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last updated: 7/8/2013

The Art of Leadership

Birch Bayh's papers document a generation


The Vietnam War.
Title IX.
Nixon.
Civil Rights.
The Equal Rights Amendment.

The issues of an era are contained in 1,296 boxes. 

As part of the Lilly Library's impressive collections of Indiana politicians, the papers of Birch Bayh, U.S. Senator from 1962 through 1981, offer keen insight to a pivotal time in American history.
  
From his office in Washington, D.C., Bayh modestly deflects their importance. "I had some difficulty understanding if anyone would be interested in the darn things," he says, referring to the 1.2 million items of correspondence, reports, memos, and campaign speeches contained within the collection. "But there's a lot of life there, especially in the papers of some very bright and energetic staff members."

 

Bayh sells himself short.  He is decidedly more grateful for the opportunity to serve than he is proud of his accomplishments. "I spent 18 years doing just exactly what I wanted to do," he says. "It was not always easy, and sometimes downright difficult on occasion.  I felt the people of Indiana gave me a blessing, and I did my best to fulfill it."

 

He certainly did.  Bayh, who was a Democratic member of the Indiana House of Representatives prior to being elected to the U.S. Senate, served in Washington from 1962 through 1980.  He was chair of the Senate Intelligence Committee and chair of the Judiciary Committee on the Constitution.

 

Bayh sponsored two constitutional amendments, the only lawmaker since the Founding Fathers to do so. "There aren't too many constitutional amendments floating around," he says. The 25th amendment deals with presidential succession ("to shore up weakness in the executive branch") and the 26th lowers the voting age from 21 to 18 (to right "an egregious injustice.") 

 

"Here we had kids dying in Vietnam," he says, "and beyond that a lot who were starting families or working and paying taxes." It just seemed right, he says today, that they be allowed to vote.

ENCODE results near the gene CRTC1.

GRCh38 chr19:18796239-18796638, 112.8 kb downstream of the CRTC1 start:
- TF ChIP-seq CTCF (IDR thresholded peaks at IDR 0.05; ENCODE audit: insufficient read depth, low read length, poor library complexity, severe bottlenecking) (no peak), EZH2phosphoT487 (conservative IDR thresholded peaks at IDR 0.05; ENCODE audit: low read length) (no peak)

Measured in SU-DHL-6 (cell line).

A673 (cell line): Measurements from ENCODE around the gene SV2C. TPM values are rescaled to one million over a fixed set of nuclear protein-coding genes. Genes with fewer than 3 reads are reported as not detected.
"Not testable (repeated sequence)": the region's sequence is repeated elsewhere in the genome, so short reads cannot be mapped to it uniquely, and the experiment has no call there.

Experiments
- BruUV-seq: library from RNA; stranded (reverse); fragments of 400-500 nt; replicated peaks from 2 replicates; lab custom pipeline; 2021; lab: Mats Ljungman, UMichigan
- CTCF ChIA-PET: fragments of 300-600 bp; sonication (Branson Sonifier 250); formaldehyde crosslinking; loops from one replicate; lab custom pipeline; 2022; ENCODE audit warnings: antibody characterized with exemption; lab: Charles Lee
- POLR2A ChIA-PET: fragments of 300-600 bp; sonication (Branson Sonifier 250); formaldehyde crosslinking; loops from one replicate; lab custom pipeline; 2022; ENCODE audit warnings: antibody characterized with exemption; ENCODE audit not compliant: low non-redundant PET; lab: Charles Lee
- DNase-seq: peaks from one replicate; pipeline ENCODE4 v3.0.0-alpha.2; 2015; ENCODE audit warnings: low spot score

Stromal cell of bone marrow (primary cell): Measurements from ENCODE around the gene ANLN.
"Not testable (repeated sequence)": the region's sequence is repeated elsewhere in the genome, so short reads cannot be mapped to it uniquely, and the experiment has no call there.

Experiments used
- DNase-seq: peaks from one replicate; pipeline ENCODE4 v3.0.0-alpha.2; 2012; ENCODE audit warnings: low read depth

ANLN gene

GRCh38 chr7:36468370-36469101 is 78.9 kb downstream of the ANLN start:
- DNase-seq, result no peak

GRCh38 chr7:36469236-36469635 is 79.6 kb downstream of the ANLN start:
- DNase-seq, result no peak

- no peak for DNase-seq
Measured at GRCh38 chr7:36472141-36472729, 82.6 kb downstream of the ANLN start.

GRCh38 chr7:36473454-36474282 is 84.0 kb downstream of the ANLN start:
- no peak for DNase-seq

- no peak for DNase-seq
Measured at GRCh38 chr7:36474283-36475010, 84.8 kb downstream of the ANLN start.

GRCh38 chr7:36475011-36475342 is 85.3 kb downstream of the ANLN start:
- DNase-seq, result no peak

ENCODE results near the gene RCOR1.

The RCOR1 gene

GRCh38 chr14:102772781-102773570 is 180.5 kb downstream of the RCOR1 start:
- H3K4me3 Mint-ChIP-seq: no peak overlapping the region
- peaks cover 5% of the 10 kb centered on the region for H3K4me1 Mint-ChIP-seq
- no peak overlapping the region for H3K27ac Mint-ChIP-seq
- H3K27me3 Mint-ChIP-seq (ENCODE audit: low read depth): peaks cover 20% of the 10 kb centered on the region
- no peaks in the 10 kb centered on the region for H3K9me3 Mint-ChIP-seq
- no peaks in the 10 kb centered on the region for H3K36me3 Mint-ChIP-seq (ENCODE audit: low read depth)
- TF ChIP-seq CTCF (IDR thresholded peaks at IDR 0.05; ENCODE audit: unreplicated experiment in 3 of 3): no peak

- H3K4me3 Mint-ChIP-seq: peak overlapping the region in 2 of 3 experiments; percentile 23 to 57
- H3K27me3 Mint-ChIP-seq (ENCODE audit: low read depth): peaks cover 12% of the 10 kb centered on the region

It was also right, he says, to pass Title IX,  the law he sponsored that prohibits institutions that receive federal funding from practicing gender discrimination in educational programs or activities.  Bayh is still pleased with its effect. "It has worked unbelievably well," he says, "but has gotten a lot of heat." Created at a time when women could be denied admission to a university if they were married, the regulation has come under attack recently by those who believe it has forced institutions to cut athletic programs needlessly. "A lot of male chauvinists out there still don't think girls should do the same things as boys."

 

Many such  insights are revealed in the written record, an incredibly valuable tool for a researcher. "Learning more about [politicians] through their own files is a real gift to a scholar," says Marjorie Randon Hershey, professor of Political Science. "We have access to elected officials' voting records and public statements, which can be very helpful in understanding a politician's public behavior.  Other materials, such as correspondence, can flesh out the politician's motives, concerns, self-presentation, and many other aspects of his or her less public behavior."

Bayh himself is a graduate of both Purdue and Indiana Universities, and his loyalties were split when choosing a home for his papers. But, he says, "I thought that the Lilly Library was a an exceptional place, a presence I'm happy to be a very small part of."



last updated: 7/8/2013